And part of it was…well, the same thing that led me to do the shoot in the first place. What you are doing, or Richard and Serena from the Boston Globe. I want to show people that it's all right to be furry. If you already are, you don't need to hide anymore. If you're not yet, then don't worry, it's not so bad.

ELLA: After your press conference last month, Hugh Hefner invited you to his mansion for a weekend. What did you talk about?

REBECCA: [smiling] Oh, this and that. A lot of it was just what you would expect. What it's like to be Changed. What Playboy could do to help—and to help sell more copies, of course, but is that so wrong? They're thinking about doing a furre spinoff, maybe using the name Hugh originally wanted to use for Playboy in the first place—Stag Party.

In the short term, Hugh said I could tell you about their plan for this year's August issue. They're going to do a spread of me and a couple of Playmates from recent years who have Changed since their first appearances. Who those Playmates are is being kept tightly under wraps for now, though I'll bet the tabloids will be all over it by next month. Anyway, I'm looking forward to meeting them for the shoot, and I just know we're all gonna have a blast.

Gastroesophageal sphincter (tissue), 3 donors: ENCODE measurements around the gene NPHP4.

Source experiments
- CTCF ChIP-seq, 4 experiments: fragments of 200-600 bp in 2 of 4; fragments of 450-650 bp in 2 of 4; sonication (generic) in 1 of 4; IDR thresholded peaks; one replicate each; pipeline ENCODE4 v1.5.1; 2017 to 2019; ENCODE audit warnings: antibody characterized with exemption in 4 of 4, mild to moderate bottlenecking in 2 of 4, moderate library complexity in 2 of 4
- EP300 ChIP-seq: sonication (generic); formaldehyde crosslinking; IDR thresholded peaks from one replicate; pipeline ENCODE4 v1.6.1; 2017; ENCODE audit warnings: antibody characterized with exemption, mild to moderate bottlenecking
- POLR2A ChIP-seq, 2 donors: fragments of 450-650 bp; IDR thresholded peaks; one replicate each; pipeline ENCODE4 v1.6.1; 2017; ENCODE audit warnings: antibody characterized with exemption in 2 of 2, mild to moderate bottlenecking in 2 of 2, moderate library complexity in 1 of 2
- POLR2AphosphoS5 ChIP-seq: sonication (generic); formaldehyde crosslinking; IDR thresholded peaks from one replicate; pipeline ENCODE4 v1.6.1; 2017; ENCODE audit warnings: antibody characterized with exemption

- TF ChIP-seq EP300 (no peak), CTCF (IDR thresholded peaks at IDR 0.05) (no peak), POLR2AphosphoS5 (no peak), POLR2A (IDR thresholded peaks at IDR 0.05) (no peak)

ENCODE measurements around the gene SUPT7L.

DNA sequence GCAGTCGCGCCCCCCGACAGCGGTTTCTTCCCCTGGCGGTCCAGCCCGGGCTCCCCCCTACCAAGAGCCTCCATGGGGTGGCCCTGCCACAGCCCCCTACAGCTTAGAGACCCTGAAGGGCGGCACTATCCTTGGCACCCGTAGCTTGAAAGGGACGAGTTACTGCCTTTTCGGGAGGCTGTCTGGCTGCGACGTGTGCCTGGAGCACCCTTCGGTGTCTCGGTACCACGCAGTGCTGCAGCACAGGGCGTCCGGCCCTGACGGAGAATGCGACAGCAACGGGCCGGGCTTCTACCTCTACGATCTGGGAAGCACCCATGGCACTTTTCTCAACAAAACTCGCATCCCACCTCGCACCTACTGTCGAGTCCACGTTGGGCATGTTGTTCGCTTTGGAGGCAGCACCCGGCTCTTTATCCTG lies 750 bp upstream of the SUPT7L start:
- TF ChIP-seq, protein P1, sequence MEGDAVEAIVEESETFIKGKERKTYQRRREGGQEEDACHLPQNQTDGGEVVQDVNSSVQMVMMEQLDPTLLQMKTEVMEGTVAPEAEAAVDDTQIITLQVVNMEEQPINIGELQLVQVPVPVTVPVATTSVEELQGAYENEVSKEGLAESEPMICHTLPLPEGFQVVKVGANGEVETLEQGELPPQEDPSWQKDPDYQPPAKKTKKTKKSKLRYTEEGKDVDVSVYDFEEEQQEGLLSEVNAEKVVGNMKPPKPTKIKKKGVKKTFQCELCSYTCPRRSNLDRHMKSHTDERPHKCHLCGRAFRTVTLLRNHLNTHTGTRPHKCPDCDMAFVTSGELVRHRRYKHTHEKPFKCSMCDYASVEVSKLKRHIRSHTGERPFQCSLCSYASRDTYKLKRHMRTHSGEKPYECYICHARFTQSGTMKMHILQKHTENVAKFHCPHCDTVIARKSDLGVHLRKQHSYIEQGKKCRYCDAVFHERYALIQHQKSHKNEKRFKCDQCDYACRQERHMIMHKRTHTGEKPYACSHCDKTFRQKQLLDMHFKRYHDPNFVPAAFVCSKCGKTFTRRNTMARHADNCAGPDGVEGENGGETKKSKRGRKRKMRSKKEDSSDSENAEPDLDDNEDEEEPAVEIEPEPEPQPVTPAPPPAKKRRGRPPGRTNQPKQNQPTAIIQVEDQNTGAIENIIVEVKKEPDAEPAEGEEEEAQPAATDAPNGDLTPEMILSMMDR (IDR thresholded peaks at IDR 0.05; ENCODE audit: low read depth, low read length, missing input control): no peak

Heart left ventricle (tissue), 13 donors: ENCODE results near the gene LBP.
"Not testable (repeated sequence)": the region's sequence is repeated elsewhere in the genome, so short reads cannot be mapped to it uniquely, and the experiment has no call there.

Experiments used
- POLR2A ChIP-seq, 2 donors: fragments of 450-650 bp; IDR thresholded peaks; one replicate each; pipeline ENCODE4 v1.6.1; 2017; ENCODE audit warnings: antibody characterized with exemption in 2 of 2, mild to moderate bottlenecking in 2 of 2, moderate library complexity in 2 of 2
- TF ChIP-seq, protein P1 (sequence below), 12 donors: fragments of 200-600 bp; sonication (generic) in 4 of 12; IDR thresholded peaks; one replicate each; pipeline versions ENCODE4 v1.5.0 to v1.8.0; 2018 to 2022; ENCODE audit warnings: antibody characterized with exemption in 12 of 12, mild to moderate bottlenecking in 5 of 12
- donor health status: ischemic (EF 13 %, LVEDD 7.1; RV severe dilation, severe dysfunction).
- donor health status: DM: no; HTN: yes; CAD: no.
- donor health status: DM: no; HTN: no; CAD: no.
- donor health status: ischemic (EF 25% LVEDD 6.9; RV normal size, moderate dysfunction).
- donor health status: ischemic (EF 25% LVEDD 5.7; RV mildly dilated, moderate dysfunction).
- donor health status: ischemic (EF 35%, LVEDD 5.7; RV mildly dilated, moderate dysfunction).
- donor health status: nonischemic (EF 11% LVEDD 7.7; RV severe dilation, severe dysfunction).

ELLA: That brings me to a question that's been on a lot of people's minds lately. Hugh Hefner hasn't made any public appearances since August. Is there any particular…reason for that?

REBECCA: [giggle] If you're asking if I'll come right out and tell you if he's Changed, then no, I won't. I will say he didn't seem in any way sick at the time I talked to him—in fact, I'd go so far as to say he was definitely "feeling his oats." And I can tell you from personal experience, there is a lot of truth to the expression "hung like a—"

ELLA: [hastily] And I'm afraid that's all the time we have for today! Next week, my guests will be the all-Changed band "Hart of Gold," whose debut album covers animal-themed hits like "Hungry Like the Wolf" and "Maneater" in support of Changed charities. Until then, this is Ella Walsh for See Change.

[Lights dim, SEE CHANGE logo appears again, with copyright notices and other fine-print stuff. Fade to black.]